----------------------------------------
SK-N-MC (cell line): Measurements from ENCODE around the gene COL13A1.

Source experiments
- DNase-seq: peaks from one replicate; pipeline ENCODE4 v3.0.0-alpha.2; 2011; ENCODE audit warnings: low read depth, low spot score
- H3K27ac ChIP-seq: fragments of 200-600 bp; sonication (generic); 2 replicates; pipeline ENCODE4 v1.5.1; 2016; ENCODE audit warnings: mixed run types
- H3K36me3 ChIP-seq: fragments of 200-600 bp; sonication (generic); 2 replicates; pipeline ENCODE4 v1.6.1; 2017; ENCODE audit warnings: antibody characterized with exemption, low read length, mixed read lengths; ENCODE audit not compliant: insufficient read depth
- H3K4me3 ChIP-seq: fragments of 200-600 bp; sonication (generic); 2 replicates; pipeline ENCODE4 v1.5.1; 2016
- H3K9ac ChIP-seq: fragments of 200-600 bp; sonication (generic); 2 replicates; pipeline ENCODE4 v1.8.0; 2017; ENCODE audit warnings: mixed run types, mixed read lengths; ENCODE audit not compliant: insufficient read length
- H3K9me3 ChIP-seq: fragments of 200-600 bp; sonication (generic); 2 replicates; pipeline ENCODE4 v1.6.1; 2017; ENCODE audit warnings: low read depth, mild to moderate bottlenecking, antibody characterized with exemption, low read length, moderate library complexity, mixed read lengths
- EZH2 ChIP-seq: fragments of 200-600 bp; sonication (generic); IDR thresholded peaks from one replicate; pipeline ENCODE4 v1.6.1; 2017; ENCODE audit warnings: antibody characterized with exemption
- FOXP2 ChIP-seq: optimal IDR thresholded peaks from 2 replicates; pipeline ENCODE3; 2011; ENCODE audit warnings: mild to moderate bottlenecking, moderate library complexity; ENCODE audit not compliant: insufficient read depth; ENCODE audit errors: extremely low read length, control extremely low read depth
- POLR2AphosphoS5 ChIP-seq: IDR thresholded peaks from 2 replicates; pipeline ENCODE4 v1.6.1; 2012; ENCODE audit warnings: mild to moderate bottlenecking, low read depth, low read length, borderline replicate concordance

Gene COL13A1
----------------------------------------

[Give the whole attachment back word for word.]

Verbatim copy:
SK-N-MC (cell line): Measurements from ENCODE around the gene COL13A1.

Source experiments
- DNase-seq: peaks from one replicate; pipeline ENCODE4 v3.0.0-alpha.2; 2011; ENCODE audit warnings: low read depth, low spot score
- H3K27ac ChIP-seq: fragments of 200-600 bp; sonication (generic); 2 replicates; pipeline ENCODE4 v1.5.1; 2016; ENCODE audit warnings: mixed run types
- H3K36me3 ChIP-seq: fragments of 200-600 bp; sonication (generic); 2 replicates; pipeline ENCODE4 v1.6.1; 2017; ENCODE audit warnings: antibody characterized with exemption, low read length, mixed read lengths; ENCODE audit not compliant: insufficient read depth
- H3K4me3 ChIP-seq: fragments of 200-600 bp; sonication (generic); 2 replicates; pipeline ENCODE4 v1.5.1; 2016
- H3K9ac ChIP-seq: fragments of 200-600 bp; sonication (generic); 2 replicates; pipeline ENCODE4 v1.8.0; 2017; ENCODE audit warnings: mixed run types, mixed read lengths; ENCODE audit not compliant: insufficient read length
- H3K9me3 ChIP-seq: fragments of 200-600 bp; sonication (generic); 2 replicates; pipeline ENCODE4 v1.6.1; 2017; ENCODE audit warnings: low read depth, mild to moderate bottlenecking, antibody characterized with exemption, low read length, moderate library complexity, mixed read lengths
- EZH2 ChIP-seq: fragments of 200-600 bp; sonication (generic); IDR thresholded peaks from one replicate; pipeline ENCODE4 v1.6.1; 2017; ENCODE audit warnings: antibody characterized with exemption
- FOXP2 ChIP-seq: optimal IDR thresholded peaks from 2 replicates; pipeline ENCODE3; 2011; ENCODE audit warnings: mild to moderate bottlenecking, moderate library complexity; ENCODE audit not compliant: insufficient read depth; ENCODE audit errors: extremely low read length, control extremely low read depth
- POLR2AphosphoS5 ChIP-seq: IDR thresholded peaks from 2 replicates; pipeline ENCODE4 v1.6.1; 2012; ENCODE audit warnings: mild to moderate bottlenecking, low read depth, low read length, borderline replicate concordance

Gene COL13A1